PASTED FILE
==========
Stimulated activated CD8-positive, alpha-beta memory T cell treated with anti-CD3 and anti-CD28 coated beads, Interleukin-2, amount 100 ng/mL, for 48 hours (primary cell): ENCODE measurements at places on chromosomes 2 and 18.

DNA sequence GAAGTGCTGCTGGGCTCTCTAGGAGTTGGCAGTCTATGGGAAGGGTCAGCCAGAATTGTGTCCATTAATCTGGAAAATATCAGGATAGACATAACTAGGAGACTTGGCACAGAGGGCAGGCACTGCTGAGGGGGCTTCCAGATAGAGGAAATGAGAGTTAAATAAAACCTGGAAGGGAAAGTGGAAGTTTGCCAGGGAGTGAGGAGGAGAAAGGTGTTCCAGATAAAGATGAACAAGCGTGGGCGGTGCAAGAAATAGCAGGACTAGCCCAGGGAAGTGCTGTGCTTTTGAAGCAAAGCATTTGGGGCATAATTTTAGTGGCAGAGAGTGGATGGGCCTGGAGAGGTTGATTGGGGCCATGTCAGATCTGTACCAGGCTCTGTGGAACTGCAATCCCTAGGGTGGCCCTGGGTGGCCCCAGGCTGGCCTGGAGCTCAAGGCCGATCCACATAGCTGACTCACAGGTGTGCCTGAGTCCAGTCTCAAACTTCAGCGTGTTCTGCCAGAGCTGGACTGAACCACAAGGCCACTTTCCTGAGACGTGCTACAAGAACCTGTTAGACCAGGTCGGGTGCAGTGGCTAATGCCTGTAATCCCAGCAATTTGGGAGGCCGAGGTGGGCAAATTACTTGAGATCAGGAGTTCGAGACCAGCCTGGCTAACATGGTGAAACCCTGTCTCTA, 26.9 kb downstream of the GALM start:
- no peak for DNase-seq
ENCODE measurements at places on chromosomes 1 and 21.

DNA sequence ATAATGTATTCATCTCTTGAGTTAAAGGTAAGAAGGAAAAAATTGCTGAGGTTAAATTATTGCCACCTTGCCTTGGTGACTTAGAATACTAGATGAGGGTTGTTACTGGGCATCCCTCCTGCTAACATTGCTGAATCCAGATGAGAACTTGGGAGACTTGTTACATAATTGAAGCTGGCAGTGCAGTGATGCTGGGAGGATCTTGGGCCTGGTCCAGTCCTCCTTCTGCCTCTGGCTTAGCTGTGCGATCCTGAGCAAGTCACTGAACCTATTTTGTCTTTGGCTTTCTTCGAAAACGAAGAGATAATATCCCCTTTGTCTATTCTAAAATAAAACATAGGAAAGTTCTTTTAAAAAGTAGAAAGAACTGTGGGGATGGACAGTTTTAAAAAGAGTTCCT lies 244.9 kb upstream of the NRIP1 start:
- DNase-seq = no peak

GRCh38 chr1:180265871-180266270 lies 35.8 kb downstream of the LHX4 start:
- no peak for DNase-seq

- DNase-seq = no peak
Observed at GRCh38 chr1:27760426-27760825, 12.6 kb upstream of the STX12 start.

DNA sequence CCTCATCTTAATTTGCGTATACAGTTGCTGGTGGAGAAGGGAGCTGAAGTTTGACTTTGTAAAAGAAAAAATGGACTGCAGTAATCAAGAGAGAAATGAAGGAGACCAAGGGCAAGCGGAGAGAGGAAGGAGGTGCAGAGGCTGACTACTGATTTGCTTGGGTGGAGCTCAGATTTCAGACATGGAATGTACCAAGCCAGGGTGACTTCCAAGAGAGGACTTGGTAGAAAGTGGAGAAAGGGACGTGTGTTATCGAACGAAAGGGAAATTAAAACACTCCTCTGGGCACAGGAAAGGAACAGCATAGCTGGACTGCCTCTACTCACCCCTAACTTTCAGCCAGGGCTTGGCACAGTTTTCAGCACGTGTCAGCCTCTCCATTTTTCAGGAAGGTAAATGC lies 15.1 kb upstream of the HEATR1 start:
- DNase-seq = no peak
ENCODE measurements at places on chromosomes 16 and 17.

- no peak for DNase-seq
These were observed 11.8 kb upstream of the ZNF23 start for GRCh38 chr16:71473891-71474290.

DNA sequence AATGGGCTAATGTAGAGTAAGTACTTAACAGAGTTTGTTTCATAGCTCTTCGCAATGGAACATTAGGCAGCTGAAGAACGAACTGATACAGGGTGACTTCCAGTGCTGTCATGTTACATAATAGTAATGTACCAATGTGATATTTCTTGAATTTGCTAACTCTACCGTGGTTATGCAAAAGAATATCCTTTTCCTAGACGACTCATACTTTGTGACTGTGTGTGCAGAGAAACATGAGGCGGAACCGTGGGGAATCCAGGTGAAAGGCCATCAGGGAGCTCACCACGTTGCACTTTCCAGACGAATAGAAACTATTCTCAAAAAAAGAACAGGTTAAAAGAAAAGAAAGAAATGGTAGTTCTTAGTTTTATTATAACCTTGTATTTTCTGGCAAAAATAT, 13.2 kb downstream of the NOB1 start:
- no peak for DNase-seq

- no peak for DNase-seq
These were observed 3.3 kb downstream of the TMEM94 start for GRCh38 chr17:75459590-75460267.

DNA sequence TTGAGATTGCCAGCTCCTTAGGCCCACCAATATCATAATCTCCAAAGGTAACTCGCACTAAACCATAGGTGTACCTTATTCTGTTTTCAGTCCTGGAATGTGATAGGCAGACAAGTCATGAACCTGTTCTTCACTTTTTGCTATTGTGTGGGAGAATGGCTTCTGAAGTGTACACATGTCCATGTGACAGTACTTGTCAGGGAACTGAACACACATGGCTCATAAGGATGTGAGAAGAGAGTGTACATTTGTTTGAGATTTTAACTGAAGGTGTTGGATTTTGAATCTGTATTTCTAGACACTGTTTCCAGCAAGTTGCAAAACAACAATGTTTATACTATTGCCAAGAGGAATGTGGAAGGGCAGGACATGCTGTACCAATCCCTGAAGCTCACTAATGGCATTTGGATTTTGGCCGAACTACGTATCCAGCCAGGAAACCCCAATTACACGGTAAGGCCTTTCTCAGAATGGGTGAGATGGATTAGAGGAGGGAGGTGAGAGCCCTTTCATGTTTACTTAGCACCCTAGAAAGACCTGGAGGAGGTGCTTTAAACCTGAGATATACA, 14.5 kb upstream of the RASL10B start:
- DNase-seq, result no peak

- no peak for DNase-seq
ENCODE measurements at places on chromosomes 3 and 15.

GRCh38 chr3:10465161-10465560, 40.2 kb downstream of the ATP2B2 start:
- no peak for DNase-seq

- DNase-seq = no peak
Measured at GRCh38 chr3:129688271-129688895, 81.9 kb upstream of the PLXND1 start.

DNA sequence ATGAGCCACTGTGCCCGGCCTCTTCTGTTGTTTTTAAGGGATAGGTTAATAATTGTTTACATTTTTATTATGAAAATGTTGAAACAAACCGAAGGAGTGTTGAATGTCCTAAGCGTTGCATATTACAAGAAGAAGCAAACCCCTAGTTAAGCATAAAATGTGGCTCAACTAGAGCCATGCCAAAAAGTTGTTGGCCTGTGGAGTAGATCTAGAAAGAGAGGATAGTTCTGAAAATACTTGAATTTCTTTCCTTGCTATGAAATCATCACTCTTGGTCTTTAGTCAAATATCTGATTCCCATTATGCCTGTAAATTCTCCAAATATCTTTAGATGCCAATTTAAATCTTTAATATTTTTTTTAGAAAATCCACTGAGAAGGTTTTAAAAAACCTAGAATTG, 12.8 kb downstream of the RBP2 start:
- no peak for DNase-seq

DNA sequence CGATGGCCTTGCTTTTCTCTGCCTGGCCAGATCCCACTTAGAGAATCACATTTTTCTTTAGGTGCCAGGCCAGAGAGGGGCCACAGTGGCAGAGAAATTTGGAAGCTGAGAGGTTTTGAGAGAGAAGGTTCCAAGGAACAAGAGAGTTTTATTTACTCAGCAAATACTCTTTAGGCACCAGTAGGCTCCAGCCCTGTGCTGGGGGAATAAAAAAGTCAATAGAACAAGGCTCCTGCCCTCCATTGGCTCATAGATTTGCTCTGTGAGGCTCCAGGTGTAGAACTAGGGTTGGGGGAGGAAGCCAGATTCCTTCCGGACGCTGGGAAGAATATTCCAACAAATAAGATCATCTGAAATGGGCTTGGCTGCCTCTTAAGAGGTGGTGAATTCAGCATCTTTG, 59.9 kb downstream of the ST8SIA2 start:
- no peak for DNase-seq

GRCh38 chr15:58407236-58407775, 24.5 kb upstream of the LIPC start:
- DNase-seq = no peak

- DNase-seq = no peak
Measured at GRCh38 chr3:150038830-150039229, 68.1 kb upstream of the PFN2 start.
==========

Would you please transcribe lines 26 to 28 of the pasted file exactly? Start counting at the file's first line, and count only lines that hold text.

- DNase-seq = no peak
Measured at GRCh38 chr3:129688271-129688895, 81.9 kb upstream of the PLXND1 start.

DNA sequence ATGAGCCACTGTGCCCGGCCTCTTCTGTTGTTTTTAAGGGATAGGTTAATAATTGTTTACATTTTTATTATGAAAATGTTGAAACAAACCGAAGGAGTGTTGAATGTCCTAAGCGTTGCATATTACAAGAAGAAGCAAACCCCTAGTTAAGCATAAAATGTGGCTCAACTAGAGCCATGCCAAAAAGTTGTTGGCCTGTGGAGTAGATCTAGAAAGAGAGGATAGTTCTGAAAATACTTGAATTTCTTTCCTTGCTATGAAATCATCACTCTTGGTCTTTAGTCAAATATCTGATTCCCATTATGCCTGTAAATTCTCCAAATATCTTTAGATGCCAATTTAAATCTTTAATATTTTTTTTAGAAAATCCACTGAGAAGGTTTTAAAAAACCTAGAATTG, 12.8 kb downstream of the RBP2 start: